I almost didn’t think about doing this here, but since I love data, I was really interested to see which of my posts from 2012 were the most popular. I’m pretty pleased with the results, since I worked pretty hard on some of these!
10. Everything you ever wanted to know about character arcs
Why characters need to show growth, and how to do it in each phase of your story
9. Fixing the top 10 gesture crutches
Strategies for replacing, removing or strengthening the most overused gestures (including smile, nod, shrug and more)!
8. Goals in fiction, on every level
Characters need goals on all levels of the story, from the whole story to the scene. Find out how to get more out of those goals (and set them in the first place!
7. Tracking your blog: using Blogger or WordPress.com stats
I have to admit, I’m pretty surprised that only one Marketing Monday post made the list—and doubly surprised that it was this one. (Can I just say that Google Analytics is a more robust, complete option for tracking your blog?)
6. Handling multiple POVs: Third person
With more than one POV character, it’s important to make sure our transitions between narrators are both clear and smooth. Read up on quickly orienting your readers (and you!) in a POV character’s head!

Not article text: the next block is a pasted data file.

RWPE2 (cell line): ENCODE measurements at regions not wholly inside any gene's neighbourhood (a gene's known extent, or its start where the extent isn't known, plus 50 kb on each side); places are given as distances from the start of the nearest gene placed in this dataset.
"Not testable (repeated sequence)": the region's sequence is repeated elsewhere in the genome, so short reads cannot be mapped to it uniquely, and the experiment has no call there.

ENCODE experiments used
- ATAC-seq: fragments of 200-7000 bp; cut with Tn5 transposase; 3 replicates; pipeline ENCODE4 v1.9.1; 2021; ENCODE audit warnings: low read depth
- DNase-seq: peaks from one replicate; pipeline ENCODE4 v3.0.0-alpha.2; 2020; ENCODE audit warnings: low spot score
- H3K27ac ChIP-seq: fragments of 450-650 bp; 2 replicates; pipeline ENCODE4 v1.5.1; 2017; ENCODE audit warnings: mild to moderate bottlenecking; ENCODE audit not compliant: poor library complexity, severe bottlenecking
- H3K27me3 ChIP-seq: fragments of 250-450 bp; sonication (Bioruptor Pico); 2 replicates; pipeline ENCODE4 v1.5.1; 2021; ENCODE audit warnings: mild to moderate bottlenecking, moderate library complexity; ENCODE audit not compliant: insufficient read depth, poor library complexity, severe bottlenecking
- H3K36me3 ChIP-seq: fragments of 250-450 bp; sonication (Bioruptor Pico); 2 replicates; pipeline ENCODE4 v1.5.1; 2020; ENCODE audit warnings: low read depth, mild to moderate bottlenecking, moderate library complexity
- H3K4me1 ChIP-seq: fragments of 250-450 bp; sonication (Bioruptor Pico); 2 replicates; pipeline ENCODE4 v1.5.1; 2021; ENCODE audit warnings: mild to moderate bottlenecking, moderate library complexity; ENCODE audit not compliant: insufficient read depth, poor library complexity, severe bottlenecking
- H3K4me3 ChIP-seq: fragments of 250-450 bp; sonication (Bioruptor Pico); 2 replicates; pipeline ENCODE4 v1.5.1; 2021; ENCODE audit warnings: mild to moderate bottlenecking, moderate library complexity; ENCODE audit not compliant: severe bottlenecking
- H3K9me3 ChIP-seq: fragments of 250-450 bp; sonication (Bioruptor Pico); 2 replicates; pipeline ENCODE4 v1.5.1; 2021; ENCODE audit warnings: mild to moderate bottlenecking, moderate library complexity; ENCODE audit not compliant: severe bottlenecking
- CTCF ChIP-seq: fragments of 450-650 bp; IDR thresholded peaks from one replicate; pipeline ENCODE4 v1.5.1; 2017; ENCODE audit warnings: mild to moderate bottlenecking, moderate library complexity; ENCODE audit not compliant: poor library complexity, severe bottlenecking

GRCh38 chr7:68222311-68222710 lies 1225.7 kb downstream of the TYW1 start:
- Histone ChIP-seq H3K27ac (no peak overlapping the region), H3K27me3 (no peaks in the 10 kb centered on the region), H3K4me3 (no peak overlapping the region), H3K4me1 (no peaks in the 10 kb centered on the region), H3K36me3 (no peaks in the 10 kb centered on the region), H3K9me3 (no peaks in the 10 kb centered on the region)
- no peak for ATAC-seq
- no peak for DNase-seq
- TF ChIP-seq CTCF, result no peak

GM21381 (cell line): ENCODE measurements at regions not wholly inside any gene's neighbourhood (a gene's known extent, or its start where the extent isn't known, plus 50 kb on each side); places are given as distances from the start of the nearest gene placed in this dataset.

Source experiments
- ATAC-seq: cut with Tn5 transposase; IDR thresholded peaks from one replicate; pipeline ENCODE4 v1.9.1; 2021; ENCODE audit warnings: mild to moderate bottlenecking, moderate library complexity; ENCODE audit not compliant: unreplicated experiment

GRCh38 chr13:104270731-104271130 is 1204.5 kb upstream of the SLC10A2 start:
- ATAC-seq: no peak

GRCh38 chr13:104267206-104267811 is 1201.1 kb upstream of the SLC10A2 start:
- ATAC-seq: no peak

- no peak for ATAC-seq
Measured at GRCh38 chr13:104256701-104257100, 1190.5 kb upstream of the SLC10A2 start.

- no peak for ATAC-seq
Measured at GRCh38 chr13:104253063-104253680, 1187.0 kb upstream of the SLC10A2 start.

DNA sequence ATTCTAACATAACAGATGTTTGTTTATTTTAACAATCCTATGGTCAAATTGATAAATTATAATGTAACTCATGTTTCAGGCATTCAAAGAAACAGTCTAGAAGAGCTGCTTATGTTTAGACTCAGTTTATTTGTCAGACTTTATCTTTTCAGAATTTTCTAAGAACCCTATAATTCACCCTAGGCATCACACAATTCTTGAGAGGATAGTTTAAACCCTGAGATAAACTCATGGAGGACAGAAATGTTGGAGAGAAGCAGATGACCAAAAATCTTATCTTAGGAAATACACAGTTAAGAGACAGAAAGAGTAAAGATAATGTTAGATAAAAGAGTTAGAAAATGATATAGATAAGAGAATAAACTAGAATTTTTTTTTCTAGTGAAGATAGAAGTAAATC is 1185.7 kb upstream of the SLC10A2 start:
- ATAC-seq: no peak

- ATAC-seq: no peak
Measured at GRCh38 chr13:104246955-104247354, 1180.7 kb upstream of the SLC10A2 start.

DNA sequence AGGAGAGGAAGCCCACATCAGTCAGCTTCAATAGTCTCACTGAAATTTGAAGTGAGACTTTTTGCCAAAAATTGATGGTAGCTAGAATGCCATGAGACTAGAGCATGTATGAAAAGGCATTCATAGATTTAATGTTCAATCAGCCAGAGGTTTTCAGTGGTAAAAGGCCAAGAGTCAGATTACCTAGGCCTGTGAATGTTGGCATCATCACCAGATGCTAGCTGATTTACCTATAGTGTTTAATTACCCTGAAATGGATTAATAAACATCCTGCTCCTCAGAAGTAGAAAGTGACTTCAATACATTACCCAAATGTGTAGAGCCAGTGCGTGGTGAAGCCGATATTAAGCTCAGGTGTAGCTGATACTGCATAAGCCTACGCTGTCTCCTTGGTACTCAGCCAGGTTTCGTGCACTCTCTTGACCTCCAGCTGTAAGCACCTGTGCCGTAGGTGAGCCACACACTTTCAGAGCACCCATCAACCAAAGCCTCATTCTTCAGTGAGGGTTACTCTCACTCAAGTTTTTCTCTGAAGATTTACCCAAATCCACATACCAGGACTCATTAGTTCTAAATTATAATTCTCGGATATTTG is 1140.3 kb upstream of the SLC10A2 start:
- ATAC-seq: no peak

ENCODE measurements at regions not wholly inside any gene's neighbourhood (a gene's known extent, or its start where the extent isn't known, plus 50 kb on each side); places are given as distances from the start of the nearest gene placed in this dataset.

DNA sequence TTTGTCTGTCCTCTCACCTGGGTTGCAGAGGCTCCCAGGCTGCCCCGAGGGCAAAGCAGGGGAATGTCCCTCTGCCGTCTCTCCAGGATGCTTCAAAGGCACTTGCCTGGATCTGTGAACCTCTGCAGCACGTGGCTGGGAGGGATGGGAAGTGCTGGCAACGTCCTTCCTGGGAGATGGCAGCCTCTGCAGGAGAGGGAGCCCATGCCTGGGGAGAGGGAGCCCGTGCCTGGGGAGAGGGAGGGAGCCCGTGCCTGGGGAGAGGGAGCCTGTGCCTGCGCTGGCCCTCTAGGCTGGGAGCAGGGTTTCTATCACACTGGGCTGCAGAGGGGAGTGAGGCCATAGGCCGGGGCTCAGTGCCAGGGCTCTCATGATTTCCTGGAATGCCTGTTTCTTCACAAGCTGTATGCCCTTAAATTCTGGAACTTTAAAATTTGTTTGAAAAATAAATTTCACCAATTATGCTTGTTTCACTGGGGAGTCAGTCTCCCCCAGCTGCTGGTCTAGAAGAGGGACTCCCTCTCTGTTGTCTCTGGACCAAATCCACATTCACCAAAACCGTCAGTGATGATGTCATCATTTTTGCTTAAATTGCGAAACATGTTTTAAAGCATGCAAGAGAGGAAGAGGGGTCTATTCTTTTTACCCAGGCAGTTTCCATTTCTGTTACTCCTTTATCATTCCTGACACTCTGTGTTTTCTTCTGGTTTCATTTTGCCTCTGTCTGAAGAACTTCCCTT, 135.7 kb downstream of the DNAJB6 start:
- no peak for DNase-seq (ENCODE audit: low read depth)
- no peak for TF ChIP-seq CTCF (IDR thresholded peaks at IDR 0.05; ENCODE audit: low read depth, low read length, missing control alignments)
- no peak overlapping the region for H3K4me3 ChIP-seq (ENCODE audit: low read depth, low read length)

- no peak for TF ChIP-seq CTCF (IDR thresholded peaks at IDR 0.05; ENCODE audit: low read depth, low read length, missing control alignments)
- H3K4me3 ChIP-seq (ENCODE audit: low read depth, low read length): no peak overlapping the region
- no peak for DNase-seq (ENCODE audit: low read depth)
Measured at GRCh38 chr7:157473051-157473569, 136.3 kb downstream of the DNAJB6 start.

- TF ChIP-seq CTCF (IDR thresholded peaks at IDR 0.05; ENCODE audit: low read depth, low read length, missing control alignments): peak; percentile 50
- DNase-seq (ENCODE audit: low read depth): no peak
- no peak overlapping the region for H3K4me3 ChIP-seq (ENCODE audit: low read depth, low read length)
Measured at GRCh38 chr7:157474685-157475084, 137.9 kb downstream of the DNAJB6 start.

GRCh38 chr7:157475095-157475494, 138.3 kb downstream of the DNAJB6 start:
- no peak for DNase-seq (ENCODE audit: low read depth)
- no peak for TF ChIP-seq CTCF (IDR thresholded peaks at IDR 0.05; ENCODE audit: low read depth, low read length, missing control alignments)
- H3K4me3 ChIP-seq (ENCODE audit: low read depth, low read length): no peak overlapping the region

5. Plotting a novel with a beat board by Ali Cross
A guest post from my friend Ali Cross, and an addition to my most popular series on plotting, this method uses a classic film beat board outline and Blake Snyder’s beat sheet to create a visual plot.
4. Writing crutches: How to avoid overusing the most common gestures!
Those overused gestures—smile, laugh, nod, shrug, sigh, etc.—can sap the power from our writing. Learn the basic methods of how to avoid them! (Or fix them in revision with #9!)
3. Mass editing with Word Macros
You can harness the power of Word to help find all those gesture crutches, too. Instead of clicking “Find” fifty thousand times, this little bit of code automatically pulls all the sentences using whatever words or gesture crutches you specify into a new document. Then you can read, search, look for patterns and edit! This (and the class that generated it) was my biggest writing lesson of 2012!
2. Blake Snyder’s Save the Cat plotting method by Ali Cross
Another guest post by my friend Ali Cross! She introduced me to Blake Snyder’s work and I’ve learned a lot from reading his books. It was only natural that Ali be the one to write up his beat sheet outlining method!
1. Plot Driven vs. Character Driven: I do not think it means what you think it means.
You can use the terms however you want, but technically, “plot driven” and “character driven” don’t have much to do with which one you thought up first or who’s “running” the story. Learn more about these frequently misused terms!
Also cool in 2012!
The awesome Trisha, frequent commentator here, named me one of her top blogs of 2012!
Next week, I’ll pass this award along to my favorite writing advice blogs!
What was your biggest writing lesson in 2012?? Come join the discussion!